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Discussion Starter #1 (Edited)
ok after looking at many threads I am leaning on a combination of a cone air filter combined with the AA/HD Ram air........
I don't believe anyone has tried this but sawing off the tip of the OEM outlet in the airbox and installing a 30 degree angular custom K&N cone filter.
http://www.ajusa.com/cgi-bin/knfilters/details?part_num=RC-4790&lookup=1&ajr_skey=3073c6f2325da312139db2e8461f98b2


The big drawback I see with the RAM air is that you are picking up a huge amount of dirt from the roads and water on rainy days..........maybe that is why BMW engineers strategically placed the OEM air ducts behind the bumper near the front vents facing sideways...

What do you guys think?
 

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Ive done a ram air style, A Dinan cold air intake, and the Active Autoworks intake. After all the different tries, Im back to the stock intake and airboxes with the stock filters. It feels stronger stock. The only time it felt better with the other intakes, was the ram style over 100 mph. I lost power for sure under 50mph.

josh.
 

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marcvip[size=4 said:
]The big drawback I see with the RAM air is that you are picking up a huge amount of dirt from the roads and water on rainy days..........maybe that is why BMW engineers strategically placed the OEM air ducts behind the bumper near the front vents facing sideways...[/size]



What do you guys think?
Marc I don't know what kind of performance it would add but if it's low enough to pick up water on rainy days I not sure I like that idea. This fall I had to replace an engine in a early 540i because it ran through some water that was not to deep (at least that's what the customer said). That was the third one I saw mainly because the intake tube for the air filter was to low. BMW has since raised the tube about 6 to 7 inches and that seemed to cure the problem. So I guess I'm kind of gun shy.

Joe
 

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I've done it! And am very happy with this setup! I've had it for over a year now! I took the K7N cone filter from the GruppeM and simply installed it in the OEM airbox!

And then connected the inlet to the Active Autowerkes RAM pipes! Its works fine!
 

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You will need to use a pointed cone filter like the one in this pic! AA flat nosed filter wont work very well in a confined space!

 

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Discussion Starter #6
hudson said:
Marc I don't know what kind of performance it would add but if it's low enough to pick up water on rainy days I not sure I like that idea. This fall I had to replace an engine in a early 540i because it ran through some water that was not to deep (at least that's what the customer said). That was the third one I saw mainly because the intake tube for the air filter was to low. BMW has since raised the tube about 6 to 7 inches and that seemed to cure the problem. So I guess I'm kind of gun shy.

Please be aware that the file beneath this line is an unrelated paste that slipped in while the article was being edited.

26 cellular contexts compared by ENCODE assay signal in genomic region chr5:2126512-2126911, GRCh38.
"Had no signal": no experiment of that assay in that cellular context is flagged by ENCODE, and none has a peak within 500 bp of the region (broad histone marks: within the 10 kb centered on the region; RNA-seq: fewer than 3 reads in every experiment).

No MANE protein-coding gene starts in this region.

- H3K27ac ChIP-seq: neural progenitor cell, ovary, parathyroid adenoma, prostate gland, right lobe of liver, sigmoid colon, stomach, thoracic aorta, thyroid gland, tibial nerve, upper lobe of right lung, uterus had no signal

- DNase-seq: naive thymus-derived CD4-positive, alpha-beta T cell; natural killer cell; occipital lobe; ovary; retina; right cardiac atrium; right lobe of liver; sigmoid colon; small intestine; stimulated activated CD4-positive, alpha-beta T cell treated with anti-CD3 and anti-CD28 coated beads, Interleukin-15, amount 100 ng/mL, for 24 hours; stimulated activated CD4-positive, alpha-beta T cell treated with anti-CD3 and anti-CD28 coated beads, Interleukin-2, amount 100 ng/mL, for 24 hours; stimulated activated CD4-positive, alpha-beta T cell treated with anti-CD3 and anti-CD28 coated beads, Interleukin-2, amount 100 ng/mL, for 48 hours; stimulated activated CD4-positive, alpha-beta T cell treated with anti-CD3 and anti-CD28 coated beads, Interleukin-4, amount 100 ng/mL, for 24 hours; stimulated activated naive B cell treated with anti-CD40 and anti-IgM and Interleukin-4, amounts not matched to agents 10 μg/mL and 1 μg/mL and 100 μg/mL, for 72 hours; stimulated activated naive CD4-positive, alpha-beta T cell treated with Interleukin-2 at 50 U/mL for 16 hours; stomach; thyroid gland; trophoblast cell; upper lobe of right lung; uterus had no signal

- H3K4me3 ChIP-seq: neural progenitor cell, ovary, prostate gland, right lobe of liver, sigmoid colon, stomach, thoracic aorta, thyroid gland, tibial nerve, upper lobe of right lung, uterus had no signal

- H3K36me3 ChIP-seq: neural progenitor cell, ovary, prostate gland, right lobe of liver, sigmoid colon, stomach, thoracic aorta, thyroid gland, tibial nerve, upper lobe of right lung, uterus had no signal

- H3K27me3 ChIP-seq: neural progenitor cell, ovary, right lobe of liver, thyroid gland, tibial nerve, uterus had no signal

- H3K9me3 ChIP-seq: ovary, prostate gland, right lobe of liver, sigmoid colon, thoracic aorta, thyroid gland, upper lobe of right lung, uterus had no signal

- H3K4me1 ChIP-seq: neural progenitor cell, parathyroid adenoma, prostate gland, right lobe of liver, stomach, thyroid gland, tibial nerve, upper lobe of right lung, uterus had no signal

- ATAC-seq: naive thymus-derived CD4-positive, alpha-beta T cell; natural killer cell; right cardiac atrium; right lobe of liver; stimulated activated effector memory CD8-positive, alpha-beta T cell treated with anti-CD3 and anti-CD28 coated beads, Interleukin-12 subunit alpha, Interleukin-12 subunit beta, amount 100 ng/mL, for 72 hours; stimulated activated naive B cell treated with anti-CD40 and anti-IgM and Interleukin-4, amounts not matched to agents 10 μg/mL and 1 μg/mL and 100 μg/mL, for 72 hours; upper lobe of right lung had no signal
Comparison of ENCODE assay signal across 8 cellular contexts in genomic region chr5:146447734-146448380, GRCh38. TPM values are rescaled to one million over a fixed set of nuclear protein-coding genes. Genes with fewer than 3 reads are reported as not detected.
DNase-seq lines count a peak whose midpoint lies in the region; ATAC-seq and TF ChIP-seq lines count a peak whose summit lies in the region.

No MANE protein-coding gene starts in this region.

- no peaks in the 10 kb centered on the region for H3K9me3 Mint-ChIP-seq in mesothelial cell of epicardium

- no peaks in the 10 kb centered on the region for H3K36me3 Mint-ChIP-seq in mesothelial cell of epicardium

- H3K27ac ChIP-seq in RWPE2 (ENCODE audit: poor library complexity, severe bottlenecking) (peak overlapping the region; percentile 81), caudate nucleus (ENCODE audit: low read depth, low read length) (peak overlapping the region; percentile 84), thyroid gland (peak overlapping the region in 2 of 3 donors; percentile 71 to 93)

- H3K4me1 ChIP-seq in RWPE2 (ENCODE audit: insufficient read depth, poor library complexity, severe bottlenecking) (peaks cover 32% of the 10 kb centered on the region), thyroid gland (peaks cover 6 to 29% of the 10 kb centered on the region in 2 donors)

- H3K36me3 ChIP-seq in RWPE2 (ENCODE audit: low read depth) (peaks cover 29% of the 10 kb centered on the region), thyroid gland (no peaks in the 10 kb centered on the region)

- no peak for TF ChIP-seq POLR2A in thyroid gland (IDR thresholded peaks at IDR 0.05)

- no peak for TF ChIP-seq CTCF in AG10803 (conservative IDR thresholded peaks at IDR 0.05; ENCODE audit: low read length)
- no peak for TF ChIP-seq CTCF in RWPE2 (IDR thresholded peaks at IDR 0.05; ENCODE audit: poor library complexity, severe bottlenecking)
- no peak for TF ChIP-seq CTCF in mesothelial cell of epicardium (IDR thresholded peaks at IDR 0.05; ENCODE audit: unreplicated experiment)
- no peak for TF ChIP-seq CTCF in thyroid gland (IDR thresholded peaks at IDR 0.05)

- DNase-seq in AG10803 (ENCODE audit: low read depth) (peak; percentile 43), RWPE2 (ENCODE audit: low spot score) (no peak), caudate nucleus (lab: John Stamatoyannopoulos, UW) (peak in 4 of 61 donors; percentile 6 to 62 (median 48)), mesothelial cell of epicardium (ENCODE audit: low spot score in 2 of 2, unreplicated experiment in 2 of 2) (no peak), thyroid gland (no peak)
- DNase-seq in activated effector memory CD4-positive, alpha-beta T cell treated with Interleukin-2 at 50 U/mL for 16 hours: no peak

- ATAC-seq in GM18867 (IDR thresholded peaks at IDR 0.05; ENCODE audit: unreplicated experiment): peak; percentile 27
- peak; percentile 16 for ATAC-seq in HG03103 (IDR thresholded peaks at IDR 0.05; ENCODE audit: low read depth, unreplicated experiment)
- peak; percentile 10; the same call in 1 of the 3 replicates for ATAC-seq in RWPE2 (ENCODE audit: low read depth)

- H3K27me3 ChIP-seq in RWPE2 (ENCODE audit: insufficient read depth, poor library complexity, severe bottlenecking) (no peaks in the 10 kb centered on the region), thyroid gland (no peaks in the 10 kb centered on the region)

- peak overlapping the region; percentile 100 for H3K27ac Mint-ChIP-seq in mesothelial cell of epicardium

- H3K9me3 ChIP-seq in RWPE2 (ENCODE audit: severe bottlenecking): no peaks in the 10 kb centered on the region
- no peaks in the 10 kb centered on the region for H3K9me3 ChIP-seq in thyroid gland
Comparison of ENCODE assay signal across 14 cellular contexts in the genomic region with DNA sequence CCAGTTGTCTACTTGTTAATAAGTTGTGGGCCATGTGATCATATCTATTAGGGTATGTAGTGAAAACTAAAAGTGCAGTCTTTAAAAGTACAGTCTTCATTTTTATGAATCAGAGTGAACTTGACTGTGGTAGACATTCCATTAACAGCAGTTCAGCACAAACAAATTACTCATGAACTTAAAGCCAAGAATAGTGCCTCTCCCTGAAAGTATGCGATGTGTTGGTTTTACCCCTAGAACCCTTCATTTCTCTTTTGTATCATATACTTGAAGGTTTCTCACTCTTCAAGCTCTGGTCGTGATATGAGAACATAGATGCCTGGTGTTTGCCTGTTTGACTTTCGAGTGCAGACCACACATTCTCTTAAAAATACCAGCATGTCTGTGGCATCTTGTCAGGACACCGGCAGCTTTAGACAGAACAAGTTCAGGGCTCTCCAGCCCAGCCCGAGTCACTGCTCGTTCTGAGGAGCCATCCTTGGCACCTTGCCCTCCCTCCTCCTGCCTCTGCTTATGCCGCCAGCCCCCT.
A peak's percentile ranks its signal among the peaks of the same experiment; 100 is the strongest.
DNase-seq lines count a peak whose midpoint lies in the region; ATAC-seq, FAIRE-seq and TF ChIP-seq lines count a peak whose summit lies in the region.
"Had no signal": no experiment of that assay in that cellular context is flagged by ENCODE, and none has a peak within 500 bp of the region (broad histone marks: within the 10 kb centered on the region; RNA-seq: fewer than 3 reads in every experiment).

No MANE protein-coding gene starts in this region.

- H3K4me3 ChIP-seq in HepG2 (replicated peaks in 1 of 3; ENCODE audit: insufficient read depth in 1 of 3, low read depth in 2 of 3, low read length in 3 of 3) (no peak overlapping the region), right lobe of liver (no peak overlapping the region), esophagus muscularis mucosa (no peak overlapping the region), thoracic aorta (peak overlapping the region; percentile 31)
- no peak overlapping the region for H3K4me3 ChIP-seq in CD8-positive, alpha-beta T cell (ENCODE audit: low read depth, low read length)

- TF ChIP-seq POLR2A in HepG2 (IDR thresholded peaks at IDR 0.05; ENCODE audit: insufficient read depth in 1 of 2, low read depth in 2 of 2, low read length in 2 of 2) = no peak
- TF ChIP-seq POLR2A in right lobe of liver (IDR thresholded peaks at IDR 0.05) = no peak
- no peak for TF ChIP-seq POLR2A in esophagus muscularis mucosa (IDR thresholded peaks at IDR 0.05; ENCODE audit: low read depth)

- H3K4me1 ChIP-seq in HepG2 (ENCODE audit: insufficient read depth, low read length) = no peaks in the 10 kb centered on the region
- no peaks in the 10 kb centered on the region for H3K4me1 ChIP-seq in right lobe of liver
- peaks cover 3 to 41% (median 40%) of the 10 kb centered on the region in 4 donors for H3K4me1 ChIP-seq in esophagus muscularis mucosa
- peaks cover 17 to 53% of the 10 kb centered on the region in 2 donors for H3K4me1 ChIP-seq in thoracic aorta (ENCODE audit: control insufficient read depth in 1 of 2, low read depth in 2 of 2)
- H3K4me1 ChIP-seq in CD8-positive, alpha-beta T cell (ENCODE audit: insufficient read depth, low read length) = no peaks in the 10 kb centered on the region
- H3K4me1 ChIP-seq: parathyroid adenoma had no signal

Just like Ahmed I am thinking of placing the cone filter in the OEM airbox so no water would get in easily..........

ahmed said:
I've done it! And am very happy with this setup! I've had it for over a year now! I took the K7N cone filter from the GruppeM and simply installed it in the OEM airbox!

And then connected the inlet to the Active Autowerkes RAM pipes! Its works fine!
Don't you think too much dirt and water get in the AA ram kit since it is so low on the bumper? water entering the system can hurt the engine...
<!-- / message -->
 

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Discussion Starter #7
phillym5 said:
Ive done a ram air style, A Dinan cold air intake, and the Active Autoworks intake. After all the different tries, Im back to the stock intake and airboxes with the stock filters. It feels stronger stock. The only time it felt better with the other intakes, was the ram style over 100 mph. I lost power for sure under 50mph.
The combination seems to be the ideal HP option....
 

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marcvip said:
Just like Ahmed I am thinking of placing the cone filter in the OEM airbox so no water would get in easily..........
<!-- / message -->
If you keep the stock air box I think it would be fine. Ahmed's lives in a drier climate and he could get away with lower intake tubes. Living in the northeast US we get flash floods all the time so air intake is a consideration IMO.

Joe
 

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My BMW tech was able to combine the Dinan CAI system along with it's newly released air fog light ducts, and the Active Auto Werkes CAI system, combining the two systems to work as ONE ! Its the very best of both! Who says you can't have your cake & eat it too........................... ;)